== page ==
- California Bolsters Distributor Protections in New Beer Franchise Law
- October 18, 2007 | Author: Susan C. Cagann
- Law Firm: Farella Braun + Martel LLP - San Francisco Office
This week, Governor Schwarzenegger signed new legislation expanding the rights of beer wholesalers in the event of a supplier's change in control, sale of a brand or other transition. Under Senate Bill 574, section 25000.2 is added to the Business and Professions Code; this statute compels a successor beer manufacturer to compensate a beer wholesaler if the distribution relationship is terminated.
The new law requires the successor manufacturer to pay fair market value for the terminated "distribution right". The value is to be negotiated by the parties. If the parties cannot reach agreement on the fair market value of the distribution right, mandatory arbitration is required. A dissatisfied party may appeal the arbitration award to the superior court. Until an agreement is reached or a result is compelled by an arbitrator or court, the successor supplier is required to continue the relationship with the beer wholesaler.
A Case to Watch: Wine Distribution
Litigants are wrapping up a trial in a case challenging well settled California law that permits wine suppliers to terminate wholesalers without compensating the wholesaler for the value of the departing brand or brands. Unlike beer distribution relationships, there is no statute in California that creates franchise protection for wine distributors. Since 1995, California courts have recognized that an oral distribution agreement for wine is terminable at will upon reasonable notice. Varni Bros. Corp. v. Wine World, Inc. (1995) 35 Cal.App.4th 880. Trial is underway in San Joaquin Superior Court in the matter of Phillips Farms v. Frank-Lin Distillers Products Ltd. Case No: CV029401 where among other issues, the distributor-Frank-Lin-- is asserting that the relationship cannot be terminated without the winery paying a significant termination fee.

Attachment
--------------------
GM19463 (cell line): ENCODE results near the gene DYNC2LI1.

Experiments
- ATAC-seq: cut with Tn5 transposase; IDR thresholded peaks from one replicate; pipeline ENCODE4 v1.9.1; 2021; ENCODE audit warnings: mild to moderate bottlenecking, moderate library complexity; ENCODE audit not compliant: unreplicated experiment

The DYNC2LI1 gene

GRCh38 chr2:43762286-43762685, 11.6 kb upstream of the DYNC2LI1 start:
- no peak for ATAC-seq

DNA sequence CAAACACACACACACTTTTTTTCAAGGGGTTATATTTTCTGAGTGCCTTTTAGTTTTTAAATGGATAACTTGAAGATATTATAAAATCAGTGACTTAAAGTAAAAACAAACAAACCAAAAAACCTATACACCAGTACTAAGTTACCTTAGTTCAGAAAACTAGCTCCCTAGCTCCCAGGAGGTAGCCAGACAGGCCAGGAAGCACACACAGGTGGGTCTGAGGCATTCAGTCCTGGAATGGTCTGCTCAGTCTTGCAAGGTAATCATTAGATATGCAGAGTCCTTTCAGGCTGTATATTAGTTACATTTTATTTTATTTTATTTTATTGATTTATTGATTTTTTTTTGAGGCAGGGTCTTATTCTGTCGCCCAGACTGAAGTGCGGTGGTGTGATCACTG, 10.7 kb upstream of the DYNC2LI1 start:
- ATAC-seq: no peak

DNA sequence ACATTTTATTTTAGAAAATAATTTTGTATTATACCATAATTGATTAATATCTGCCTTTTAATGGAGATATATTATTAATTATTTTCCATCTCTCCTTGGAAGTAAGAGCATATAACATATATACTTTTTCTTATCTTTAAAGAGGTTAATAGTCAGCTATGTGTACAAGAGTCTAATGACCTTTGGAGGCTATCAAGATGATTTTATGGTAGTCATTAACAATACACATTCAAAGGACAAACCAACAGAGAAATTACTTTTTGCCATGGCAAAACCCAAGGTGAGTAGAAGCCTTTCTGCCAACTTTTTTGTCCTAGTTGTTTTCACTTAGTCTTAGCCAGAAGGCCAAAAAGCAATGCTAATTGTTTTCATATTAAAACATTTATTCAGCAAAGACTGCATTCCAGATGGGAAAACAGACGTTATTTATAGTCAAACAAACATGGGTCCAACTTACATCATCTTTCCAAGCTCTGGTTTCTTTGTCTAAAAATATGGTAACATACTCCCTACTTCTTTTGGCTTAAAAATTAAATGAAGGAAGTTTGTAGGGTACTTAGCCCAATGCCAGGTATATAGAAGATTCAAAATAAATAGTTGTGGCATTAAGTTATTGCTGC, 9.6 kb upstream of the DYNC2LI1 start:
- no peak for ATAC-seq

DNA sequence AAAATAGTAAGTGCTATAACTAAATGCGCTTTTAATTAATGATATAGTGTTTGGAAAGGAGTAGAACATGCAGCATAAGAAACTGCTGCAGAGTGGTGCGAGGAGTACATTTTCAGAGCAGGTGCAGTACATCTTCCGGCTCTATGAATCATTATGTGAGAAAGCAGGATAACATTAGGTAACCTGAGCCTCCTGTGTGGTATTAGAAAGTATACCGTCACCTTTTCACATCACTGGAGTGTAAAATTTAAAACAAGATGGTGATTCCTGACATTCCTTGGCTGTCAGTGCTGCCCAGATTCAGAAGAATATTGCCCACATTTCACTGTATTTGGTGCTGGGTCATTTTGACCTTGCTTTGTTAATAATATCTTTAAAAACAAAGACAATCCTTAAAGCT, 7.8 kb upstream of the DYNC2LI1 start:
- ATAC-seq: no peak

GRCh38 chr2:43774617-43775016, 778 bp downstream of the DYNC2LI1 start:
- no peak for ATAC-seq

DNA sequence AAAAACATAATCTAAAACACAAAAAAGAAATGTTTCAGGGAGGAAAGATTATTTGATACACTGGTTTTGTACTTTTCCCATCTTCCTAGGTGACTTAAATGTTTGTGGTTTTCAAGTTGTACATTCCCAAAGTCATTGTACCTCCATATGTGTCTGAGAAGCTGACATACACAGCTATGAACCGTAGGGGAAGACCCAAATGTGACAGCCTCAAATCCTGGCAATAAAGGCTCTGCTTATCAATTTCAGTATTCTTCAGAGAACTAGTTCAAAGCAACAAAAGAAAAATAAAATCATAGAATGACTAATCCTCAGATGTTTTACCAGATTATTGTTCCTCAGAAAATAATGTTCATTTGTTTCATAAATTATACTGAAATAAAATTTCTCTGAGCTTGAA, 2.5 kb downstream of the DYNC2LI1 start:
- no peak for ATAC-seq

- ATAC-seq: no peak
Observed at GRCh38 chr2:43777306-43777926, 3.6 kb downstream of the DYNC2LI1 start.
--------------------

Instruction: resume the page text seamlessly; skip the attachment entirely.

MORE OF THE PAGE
In the Varni case, there was no written distribution agreement. The Court found that the parties' conduct evidenced a distribution agreement. The Court allowed evidence of trade customs to supply terms of the implied contract so long as they were consistent with the parties' conduct. As there was no agreement as to the duration of the distribution relationship, the Court held that the contract was of indefinite duration, terminable at the will by either party. In reaching this conclusion, the Court was persuaded by evidence of industry custom that wine distribution arrangements were terminable for any reason and not just for good cause. The Court held that Wine World was free to terminate the implied contract with Varni.
In the current litigation as in the Varni case, Phillips Farms had no written distribution contract with Frank-Lin. The relationship began in 2002. The winery provided reasonable notice of termination to the distributor. Frank-Lin asserts the relationship cannot be terminated absent good cause. And, the distributor is demanding a hefty penalty for termination.
Closing arguments in the case could begin before this week ends. The decision in this case could alter long standing practices in wine distribution relationships. If the distributor is successful, many wineries should reevaluate whether to require written contracts with their distributors or if they already have written agreements, to assess the terms in light of a distributor victory.